Apprenticeship levy 2017

From 6 April 2017 the government will introduce an Apprenticeship Levy that will apply to all UK employers in all sectors, even if they are paying into an existing levy. The charge will apply to an estimated 2% of employers; those with a total pay bill over £3m a year.

Businesses with large payroll bills will be affected directly by having to pay a monthly charge but all employers in England could benefit by accessing the funds raised, either directly or indirectly, to train apprentices.

What is the Apprenticeship Levy?

The Apprenticeship Levy is a payment that will be collected from qualifying employers in both the public and the private sectors and payments will be made via PAYE returns to HMRC.

The Levy will raise an estimated £3bn by 2019/20 to be used to increase the quality and number of apprenticeships. £2.5bn will be allocated to England and remaining £500m will be split between the Scottish Government, the Northern Ireland assembly and the Welsh assembly.

From May 2017, English employers with an annual payroll of more that £3m will be able to claim funding for apprenticeships through the digital funding service on WWW.GOV.UK

Smaller employers will be able to access the funding through their training and assessment providers who claim directly from the government with the first payment being made in June 2017.

As a devolved nation, it has been left to each government to decide how and if funds will be made available to employers in their country.

When does it become payable?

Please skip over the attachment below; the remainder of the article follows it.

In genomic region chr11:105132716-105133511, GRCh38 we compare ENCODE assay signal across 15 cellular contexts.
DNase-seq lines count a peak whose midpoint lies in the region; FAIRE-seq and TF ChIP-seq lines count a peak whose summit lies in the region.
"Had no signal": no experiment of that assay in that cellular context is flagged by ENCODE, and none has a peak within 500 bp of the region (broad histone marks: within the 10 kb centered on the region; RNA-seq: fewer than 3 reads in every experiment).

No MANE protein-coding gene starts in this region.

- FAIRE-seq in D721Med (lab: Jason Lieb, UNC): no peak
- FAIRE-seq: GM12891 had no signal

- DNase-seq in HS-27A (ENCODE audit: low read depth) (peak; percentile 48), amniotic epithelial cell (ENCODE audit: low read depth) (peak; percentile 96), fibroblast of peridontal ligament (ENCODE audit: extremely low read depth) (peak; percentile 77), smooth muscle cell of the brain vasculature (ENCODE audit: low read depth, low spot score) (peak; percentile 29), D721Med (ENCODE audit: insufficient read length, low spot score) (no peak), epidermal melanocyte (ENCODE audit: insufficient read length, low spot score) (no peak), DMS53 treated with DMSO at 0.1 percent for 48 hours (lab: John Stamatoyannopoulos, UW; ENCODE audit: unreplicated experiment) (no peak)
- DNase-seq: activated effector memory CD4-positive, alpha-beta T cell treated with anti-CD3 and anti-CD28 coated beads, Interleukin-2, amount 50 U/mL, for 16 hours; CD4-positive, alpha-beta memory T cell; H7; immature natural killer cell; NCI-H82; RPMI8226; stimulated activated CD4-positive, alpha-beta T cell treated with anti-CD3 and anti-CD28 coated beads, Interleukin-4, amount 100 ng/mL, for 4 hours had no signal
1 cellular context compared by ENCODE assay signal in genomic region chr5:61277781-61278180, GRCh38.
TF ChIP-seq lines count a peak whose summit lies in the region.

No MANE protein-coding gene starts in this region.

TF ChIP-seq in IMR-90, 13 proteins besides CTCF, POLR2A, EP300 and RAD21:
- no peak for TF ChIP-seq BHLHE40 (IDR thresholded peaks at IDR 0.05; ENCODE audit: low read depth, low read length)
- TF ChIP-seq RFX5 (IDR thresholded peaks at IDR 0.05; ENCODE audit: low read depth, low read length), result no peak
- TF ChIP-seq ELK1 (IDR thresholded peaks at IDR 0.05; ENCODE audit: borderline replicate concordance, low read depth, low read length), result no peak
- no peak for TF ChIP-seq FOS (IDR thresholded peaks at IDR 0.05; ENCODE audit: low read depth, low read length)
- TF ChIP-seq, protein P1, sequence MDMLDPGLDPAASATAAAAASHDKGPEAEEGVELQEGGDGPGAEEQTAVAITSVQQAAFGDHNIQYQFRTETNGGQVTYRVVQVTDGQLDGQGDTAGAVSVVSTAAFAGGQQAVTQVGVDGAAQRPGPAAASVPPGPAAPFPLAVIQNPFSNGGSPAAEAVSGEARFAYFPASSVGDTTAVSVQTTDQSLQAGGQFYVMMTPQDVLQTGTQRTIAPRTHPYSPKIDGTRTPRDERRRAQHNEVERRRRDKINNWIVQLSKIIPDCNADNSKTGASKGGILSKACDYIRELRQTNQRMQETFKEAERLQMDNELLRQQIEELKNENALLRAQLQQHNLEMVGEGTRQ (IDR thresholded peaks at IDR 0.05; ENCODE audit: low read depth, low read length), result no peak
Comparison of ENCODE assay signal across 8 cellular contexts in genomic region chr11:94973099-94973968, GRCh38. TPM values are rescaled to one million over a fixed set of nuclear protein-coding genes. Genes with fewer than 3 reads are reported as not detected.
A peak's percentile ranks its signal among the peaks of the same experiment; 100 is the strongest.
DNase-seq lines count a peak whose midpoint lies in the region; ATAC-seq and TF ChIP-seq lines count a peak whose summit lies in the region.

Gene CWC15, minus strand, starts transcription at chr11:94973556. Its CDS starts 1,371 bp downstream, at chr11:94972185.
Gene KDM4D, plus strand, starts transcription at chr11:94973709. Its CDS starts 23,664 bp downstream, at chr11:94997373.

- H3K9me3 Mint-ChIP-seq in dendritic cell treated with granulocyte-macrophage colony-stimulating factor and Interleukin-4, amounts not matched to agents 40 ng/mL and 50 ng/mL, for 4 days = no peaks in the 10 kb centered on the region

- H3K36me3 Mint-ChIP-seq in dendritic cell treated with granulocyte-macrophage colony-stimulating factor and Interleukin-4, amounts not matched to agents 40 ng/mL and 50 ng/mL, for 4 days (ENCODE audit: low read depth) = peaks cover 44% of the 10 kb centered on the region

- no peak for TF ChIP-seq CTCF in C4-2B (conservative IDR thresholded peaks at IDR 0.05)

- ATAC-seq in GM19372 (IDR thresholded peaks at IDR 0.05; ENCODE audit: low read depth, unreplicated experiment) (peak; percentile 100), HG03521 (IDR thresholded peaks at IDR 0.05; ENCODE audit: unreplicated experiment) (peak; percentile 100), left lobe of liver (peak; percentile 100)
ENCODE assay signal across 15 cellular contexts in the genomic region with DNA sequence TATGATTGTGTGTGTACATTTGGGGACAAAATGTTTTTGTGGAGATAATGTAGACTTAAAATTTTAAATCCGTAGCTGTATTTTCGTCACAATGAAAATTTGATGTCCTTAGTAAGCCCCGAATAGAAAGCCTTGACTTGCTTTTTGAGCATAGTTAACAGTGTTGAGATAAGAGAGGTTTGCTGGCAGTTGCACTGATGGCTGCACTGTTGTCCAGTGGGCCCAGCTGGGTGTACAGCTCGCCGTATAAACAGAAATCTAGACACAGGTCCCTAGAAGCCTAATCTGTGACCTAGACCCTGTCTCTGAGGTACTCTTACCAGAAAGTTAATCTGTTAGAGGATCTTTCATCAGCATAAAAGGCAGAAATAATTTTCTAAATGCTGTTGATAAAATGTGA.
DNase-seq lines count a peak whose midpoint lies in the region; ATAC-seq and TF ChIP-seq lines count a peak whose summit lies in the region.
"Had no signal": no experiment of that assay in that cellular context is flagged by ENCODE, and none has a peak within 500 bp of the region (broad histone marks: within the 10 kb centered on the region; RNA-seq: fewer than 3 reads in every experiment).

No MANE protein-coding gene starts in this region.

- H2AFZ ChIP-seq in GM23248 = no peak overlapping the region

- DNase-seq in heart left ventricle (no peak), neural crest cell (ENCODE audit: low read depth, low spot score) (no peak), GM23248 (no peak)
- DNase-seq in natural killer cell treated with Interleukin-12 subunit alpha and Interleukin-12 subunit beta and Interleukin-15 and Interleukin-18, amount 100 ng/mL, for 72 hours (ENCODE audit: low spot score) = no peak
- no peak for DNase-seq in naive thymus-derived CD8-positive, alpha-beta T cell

19 May 2017, payable to HMRC as part of the Pay As You Earn (PAYE) payment.

What size of business will need to pay the Levy?

The Apprenticeship Levy will apply to all businesses at a rate of 0.5% of their total monthly pay bill. However, employers will be entitled to an annual Levy Allowance of £15,000 and is claimed by applying a 12th of the allowance against the levy each month. Therefore, only those employers with a payroll bill in excess of £3m a year will have a net liability.

7. Apprenticeship Levy Examples
What does the Government contribute?

As the money goes into the digital account, it gains a 10% top up from the government. Therefore, if a business pays £1,500 in levy payments throughout the year, they will also receive an additional £150 from the government giving a total of £1,650 for apprenticeship training and assessment in their digital account.

Is there a time limit on spending the funds raised in a digital account?

Employers with access to the digital apprenticeship service will be able to administer the money and will be able to transfer up to 10% of it to other employers, such as suppliers.

If employers do not use the money in their account they will lose it after 24 months. Whenever a payment is taken from an employer’s digital account, the service automatically uses the funds that entered the account first and will minimise the amount of expired funds.

For further guidance on how the levy will impact upon your business please contact Ken Davies.

Registered to carry on audit work in the UK and Ireland by the Institute of Chartered Accountants in England and Wales and authorised and regulated by the Financial Conduct Authority for investment business